Water makes up more than two-thirds of our body weight. The brain is 95 percent water, the lungs 90 percent and the blood 82 percent.
That explains why as little as a 2 percent drop in body water can lead to headaches, fatigue and dizziness. When clients complain of low energy, my first question is about water intake. Water also hydrates skin and joints and helps some people control appetite.
Water’s central role in good health lies behind a program I learned about at the recent Academy of Nutrition and Dietetics annual meeting in Philadelphia. Called Take Back the Tap, its aim is to encourage people to drink tap water — a move that will save them money and spare the environment.
Americans spent $10.6 billion on bottled water in 2009 — a phenomenal outlay for something that is freely available. The energy used to produce and transport plastic water bottles in 2007 would fuel 1.5 million cars for a year. And about 75 percent of empty plastic water bottles end up in landfills, lakes, streams and oceans.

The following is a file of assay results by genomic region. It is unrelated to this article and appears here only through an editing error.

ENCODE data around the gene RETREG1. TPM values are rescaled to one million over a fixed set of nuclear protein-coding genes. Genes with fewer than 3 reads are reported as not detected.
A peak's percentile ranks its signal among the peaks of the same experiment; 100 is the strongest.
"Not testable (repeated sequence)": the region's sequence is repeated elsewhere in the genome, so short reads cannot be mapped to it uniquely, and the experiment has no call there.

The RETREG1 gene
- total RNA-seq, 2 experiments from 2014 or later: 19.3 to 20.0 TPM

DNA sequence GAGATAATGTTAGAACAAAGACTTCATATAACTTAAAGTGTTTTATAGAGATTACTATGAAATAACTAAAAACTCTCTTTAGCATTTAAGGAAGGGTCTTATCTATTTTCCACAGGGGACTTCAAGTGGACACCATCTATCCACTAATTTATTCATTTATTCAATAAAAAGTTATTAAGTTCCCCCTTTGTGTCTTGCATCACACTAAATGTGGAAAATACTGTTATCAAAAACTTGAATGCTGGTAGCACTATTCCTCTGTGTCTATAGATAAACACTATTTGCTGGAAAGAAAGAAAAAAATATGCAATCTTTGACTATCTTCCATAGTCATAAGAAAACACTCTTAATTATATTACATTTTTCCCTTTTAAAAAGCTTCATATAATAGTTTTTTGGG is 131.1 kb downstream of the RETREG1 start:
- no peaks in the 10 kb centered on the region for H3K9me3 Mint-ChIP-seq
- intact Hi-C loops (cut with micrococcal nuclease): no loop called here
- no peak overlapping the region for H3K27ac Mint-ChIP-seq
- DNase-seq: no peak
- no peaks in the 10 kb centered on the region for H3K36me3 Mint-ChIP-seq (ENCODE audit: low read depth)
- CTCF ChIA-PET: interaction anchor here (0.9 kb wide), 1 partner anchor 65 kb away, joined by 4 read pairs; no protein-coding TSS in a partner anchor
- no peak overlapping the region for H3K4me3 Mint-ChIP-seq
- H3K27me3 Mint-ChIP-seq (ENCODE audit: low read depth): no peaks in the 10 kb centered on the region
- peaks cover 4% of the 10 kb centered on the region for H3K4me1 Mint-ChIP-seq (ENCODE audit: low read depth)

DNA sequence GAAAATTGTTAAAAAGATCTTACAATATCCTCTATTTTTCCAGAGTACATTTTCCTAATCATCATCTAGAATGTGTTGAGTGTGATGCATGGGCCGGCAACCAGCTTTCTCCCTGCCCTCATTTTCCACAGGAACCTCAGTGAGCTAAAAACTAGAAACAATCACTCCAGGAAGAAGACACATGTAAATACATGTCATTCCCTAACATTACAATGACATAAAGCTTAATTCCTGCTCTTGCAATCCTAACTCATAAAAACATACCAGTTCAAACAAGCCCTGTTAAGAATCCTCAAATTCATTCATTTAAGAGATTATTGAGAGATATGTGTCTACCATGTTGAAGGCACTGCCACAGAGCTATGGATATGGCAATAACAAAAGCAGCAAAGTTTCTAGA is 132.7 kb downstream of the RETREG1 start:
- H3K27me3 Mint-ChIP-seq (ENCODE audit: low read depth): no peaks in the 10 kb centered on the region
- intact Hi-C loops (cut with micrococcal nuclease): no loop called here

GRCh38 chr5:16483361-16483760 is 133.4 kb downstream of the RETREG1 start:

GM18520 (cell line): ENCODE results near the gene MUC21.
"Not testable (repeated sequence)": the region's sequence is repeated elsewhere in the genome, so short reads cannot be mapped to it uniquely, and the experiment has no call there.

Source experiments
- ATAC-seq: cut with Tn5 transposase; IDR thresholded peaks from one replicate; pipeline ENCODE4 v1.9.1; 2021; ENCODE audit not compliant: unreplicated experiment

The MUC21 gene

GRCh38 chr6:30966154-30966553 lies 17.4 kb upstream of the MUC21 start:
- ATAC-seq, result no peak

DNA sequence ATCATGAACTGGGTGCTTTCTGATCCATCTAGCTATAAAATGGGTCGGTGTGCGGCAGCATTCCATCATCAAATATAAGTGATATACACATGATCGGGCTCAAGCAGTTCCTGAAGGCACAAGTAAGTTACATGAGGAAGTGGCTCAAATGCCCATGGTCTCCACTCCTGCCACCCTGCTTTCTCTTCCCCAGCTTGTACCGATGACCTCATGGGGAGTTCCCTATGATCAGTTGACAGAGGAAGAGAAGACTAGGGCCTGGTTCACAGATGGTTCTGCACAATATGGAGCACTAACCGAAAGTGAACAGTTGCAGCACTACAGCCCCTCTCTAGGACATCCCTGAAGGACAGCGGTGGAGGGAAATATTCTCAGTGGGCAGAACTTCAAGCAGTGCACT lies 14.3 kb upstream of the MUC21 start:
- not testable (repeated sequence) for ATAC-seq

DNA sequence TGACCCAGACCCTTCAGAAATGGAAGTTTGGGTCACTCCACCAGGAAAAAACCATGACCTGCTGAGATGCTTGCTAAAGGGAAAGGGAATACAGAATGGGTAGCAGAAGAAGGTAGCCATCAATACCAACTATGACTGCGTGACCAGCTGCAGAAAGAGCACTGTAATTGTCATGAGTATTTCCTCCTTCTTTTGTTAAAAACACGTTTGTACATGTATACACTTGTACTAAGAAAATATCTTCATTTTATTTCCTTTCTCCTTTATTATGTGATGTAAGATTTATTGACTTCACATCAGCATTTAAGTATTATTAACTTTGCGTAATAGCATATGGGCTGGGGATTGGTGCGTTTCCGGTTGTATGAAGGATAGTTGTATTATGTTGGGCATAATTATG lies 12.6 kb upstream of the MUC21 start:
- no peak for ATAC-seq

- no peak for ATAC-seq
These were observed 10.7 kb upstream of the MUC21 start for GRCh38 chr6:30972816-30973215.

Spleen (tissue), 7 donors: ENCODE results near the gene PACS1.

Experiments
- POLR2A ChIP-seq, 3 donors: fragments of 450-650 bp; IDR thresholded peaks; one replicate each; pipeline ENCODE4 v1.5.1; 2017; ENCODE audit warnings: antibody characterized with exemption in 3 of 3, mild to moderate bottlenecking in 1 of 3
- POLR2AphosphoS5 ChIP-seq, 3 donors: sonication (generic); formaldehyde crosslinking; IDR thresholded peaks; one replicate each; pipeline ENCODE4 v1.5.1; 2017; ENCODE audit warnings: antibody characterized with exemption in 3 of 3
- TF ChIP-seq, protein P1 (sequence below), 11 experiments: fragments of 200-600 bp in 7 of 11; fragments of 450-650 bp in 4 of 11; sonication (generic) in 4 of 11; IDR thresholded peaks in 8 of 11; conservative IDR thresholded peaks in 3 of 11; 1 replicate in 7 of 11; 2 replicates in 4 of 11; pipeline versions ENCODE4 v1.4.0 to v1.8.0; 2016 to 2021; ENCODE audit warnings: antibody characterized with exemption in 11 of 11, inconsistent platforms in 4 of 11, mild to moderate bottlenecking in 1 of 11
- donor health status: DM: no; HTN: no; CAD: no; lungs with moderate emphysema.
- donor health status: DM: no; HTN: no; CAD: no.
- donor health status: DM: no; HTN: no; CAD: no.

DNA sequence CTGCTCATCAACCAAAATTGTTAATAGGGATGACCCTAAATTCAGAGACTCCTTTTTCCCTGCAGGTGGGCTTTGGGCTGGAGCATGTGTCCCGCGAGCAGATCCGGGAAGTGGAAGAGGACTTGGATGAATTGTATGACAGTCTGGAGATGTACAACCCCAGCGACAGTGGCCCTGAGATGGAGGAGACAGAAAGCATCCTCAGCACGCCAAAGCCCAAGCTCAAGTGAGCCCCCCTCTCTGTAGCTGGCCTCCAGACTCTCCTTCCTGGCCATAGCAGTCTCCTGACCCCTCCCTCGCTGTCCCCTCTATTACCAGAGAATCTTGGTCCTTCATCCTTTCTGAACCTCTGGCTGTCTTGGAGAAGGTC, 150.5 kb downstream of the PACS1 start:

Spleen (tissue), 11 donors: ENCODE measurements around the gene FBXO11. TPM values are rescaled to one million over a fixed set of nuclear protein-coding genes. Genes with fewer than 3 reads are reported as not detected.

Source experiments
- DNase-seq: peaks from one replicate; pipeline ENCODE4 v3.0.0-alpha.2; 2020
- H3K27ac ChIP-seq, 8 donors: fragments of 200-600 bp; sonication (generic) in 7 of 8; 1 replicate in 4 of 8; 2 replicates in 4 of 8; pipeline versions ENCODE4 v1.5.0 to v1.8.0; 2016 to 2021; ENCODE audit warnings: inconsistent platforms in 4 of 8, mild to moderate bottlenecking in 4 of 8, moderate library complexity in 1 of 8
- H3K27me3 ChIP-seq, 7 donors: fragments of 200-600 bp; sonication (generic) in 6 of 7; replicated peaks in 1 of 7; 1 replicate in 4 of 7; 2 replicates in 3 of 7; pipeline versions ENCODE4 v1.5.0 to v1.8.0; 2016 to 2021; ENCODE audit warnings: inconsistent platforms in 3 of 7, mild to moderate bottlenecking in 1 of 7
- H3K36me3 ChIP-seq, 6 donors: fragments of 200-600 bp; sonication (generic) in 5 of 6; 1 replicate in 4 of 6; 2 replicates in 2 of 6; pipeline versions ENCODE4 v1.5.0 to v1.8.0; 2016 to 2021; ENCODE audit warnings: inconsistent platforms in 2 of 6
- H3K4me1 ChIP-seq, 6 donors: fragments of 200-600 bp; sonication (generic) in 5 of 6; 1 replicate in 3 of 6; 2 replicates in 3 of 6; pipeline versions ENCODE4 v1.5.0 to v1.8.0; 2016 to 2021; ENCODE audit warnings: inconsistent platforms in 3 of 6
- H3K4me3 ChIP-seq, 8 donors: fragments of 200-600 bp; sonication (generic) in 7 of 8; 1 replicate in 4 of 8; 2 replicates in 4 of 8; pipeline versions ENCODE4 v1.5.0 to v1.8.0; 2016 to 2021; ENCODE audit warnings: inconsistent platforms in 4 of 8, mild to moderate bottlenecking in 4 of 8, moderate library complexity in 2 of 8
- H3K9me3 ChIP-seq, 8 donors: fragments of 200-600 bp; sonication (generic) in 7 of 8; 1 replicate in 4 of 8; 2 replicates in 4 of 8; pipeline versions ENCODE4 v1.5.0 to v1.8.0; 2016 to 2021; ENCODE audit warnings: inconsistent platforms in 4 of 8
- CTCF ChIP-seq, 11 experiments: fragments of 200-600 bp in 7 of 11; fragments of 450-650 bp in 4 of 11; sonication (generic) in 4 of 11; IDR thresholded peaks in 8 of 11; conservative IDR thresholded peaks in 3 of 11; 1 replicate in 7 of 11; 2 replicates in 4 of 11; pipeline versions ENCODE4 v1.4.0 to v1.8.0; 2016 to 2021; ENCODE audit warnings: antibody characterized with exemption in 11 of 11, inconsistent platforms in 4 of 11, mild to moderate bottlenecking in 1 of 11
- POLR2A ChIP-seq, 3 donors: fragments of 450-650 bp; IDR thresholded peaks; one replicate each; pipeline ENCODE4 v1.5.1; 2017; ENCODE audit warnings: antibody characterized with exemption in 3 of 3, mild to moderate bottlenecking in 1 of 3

It’s a myth that bottled water is somehow healthier than tap water. There is, in fact, more frequent and vigorous government testing of municipal water than bottled water.
If you don’t like the taste of tap water, filters are an option. Carbon and charcoal filters are good for chlorine and flavor issues.
As for contamination, distillation and reverse-osmosis filters can handle arsenic, perchlorates and lead. Consumers receive a water quality report each July 1 that lists all contaminants in their water. More information on water safety is available at water.epa.gov/drink.
Reusable water bottles come in stainless steel, BPA-free plastic and glass. Myriad choices in shape, spouts and color assure a good fit for everyone. Drink refreshing tap water for the sake of your body and your wallet.
Sheah Rarback is a registered dietitian on the faculty of the University of Miami Leonard M. Miller School of Medicine.